5 Reasons Your Website Isn’t Converting Visitors Into Customers

Business owners can no longer ignore the need to have a user-friendly, optimised website, and quality content – at least, not if they want to convert website visitors into customers and remain competitive. Yet every year we hear about startups failing to gain traction despite an innovative product and strong financial backing. And major corporations aren’t immune either. After failing to leverage the power of e-commerce in its early days, it was only last year that stuttering Toys ‘R’ Us announced a plan to revamp its website – part of a $100 million e-commerce strategy. But you might remember how that panned out. For many businesses, the website is often the first interaction a prospective client has with the brand. And it doesn’t matter what you sell – B2B or B2C, products or services – your ultimate goal is to convert the ‘potentials’ visiting your website into customers. If you aren’t converting visitors into customers, or views to sales, asking why should be a priority. Could it be something as simple as… You’re attracting (or targeting) the wrong audience This could be for any number of reasons. Does your website address issues more likely to interest small business, when your ideal clients are medium and large businesses? Are you building a young Instagram and Snapchat audience when your offering is more attractive to baby boomers? Setting up Google Analytics properly can provide valuable insights on your website visitors – their age, location, how they found your site, how long they stayed, the number of pages they visited. From there you can tweak your content or reconsider publishing platforms to...
Brand Magazines: do they still work?

Brand Magazines: do they still work?

It’s a sign of the times. Cosmopolitan, the iconic lifestyle magazine for (mostly) women, will cease publishing in December after 45 years. It joins a long list of magazines considered no longer financially viable. But do brand magazines still work? Our increasingly digital lives have put paid to traditional publishing – at least that’s the reason usually touted for the life-threatening struggle of magazines. What was once read on paper is now readily available in myriad sites online. Not so fast. Some mastheads haven’t survived the onslaught of digital media, but others are bucking the trend. Many brands still swear by magazines, which continue to achieve their aim of staying in touch with customers, engaging staff, and driving demand for products. Magazines can still play an integral role in a brand’s marketing strategy, delivering a tangible link with customers that no other medium has yet subsumed. Brand magazines for customers Goals of brand magazines may vary, but building customer loyalty is typically a primary objective. They can help to cross-sell and up-sell, keep people up to date with new product or service developments, and contribute to brand image. And the strategy goes back further than you might think. Porsche sold its first sports cars in 1948. By 1952 the company had produced issue one of Christophorus magazine for Porsche owners. It has produced five issues per year ever since, and now boasts a global circulation of 514,000 for its 100-plus-page publication in 11 languages. Issue 388 is currently available. This is one of many examples – in fact, brand magazines are considered by many to be content marketing in its...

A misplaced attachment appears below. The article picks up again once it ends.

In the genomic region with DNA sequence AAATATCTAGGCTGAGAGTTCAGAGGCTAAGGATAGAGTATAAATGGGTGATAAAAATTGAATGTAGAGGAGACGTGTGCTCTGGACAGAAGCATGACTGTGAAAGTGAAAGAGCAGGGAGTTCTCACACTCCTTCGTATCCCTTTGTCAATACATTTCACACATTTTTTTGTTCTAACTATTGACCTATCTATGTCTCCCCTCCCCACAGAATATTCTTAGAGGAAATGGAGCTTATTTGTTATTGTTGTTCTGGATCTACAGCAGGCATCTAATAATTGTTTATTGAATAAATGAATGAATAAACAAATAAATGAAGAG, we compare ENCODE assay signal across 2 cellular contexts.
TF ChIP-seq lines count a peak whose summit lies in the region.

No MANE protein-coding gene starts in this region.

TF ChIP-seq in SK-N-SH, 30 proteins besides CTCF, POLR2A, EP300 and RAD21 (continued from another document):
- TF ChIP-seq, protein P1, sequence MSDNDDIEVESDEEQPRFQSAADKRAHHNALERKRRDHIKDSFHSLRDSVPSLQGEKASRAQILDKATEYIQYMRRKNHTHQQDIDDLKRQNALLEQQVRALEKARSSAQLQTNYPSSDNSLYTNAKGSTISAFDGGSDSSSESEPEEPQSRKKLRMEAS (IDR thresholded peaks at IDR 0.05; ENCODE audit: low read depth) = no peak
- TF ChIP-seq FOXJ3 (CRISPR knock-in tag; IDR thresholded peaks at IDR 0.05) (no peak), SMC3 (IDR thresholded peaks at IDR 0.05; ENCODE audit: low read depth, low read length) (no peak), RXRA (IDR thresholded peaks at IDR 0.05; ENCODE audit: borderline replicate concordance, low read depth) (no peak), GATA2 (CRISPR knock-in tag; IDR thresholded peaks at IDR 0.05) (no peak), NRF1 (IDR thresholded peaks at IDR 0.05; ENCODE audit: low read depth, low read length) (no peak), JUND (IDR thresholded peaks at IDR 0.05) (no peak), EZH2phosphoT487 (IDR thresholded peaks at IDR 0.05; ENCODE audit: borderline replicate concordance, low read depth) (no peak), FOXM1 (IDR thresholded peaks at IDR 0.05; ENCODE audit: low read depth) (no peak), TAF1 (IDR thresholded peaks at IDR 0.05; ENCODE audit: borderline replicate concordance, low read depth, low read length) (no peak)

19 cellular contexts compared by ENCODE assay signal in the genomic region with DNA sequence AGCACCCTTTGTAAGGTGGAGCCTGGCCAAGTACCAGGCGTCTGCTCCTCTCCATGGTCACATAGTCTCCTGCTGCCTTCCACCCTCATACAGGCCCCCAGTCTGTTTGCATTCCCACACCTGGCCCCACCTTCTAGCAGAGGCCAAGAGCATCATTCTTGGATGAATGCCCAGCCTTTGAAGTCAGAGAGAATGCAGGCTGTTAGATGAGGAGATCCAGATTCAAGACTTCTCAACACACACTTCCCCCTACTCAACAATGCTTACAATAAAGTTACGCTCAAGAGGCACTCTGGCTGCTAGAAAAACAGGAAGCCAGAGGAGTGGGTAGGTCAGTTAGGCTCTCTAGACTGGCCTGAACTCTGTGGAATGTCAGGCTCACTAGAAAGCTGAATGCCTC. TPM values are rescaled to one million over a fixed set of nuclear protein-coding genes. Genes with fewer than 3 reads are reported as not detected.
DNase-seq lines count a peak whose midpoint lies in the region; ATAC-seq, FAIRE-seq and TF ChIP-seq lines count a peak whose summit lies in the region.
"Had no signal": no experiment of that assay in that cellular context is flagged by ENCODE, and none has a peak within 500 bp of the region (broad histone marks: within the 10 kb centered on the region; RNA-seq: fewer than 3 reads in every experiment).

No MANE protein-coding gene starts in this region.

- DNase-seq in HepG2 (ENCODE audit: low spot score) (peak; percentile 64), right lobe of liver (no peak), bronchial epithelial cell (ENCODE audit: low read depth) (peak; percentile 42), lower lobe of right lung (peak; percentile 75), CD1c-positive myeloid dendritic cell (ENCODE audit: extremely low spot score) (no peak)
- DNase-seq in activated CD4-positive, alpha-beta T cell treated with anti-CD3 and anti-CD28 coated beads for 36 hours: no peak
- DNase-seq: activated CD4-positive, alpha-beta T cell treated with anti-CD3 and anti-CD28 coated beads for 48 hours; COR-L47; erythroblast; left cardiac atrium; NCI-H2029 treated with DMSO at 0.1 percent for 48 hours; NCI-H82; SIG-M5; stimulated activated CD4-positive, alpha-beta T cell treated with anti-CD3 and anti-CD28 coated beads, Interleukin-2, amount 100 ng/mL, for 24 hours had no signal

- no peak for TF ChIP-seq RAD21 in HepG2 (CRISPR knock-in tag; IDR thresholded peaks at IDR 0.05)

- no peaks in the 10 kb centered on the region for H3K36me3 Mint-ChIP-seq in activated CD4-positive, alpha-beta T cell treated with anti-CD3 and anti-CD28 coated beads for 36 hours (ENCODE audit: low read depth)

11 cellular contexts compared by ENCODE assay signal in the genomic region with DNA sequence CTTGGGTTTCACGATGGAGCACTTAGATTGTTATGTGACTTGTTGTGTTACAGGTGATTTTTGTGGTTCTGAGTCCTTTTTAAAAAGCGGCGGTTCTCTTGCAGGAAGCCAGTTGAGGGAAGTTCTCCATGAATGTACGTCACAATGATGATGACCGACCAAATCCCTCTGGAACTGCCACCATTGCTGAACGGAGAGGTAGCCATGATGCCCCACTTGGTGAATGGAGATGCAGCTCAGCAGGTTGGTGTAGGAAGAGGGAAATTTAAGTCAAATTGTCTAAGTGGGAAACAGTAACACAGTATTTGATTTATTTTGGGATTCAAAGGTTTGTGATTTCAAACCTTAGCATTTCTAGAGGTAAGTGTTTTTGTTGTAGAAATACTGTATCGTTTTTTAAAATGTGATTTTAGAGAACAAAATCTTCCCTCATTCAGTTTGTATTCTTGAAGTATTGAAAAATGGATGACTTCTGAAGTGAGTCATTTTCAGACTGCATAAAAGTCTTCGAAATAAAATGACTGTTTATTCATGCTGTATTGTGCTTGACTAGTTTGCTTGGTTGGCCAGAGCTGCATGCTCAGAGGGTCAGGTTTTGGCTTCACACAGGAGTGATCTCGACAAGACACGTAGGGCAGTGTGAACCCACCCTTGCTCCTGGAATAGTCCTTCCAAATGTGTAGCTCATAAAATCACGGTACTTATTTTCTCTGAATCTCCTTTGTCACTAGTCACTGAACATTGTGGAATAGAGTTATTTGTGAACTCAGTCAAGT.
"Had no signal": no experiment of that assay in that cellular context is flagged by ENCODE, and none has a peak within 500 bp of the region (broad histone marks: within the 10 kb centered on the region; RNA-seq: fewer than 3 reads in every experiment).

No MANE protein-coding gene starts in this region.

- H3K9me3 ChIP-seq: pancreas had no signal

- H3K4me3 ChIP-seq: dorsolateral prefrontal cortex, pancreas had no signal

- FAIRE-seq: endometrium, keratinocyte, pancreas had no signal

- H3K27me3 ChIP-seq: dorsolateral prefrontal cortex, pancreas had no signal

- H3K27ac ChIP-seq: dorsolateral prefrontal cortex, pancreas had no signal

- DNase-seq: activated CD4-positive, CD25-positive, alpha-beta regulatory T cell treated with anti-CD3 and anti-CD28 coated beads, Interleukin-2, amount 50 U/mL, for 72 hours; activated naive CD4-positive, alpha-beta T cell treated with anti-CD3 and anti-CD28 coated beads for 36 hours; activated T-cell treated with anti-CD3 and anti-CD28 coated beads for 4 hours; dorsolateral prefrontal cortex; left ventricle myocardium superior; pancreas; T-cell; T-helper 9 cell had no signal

The best internal communications strategy? Storytelling

The best internal communications strategy? Storytelling

Does your internal communications strategy incorporate storytelling as a tool? Prose that leads people to action can appear in the most unexpected places. A rare moment of poignancy from a tormented author. A whimsical sonnet scribed by a long-dead anonymous poet. Even a bare inner-city building can become a blank canvas for the literary-inclined – the legality of graffiti notwithstanding. Many of us hold a narrow view on where we should find moving phrases and flashes of verbal brilliance – in novels and memoirs, poetry and song. But what those people often forget is that we live in a hyper-digital world. Our pencil gave way to the keyboard years ago. Why, then, can’t we tell stories without pen and paper – why should it be reserved for fiction? Let’s go even further – beyond the explosion of online journalism, blogs, editorials and interactive novels. Why can’t we bring storytelling into the workplace? No one has ownership of business storytelling. And content marketing isn’t the only outlet to drive people to action. If you have a story to tell and you know how to tell it, why shouldn’t you drive that message home through your internal communications? After all, if a story about hobbits can lead universities the world over to create Lord of the Rings-specific courses, think what your business could achieve once you embrace storytelling. Internal communications can drive engagement The biggest corporate buzzword in recent years has been ‘engagement’. The C-suite wants every employee to be fully engaged while on the clock. Supervisors want to engage their teams on a personal level. But when you look at...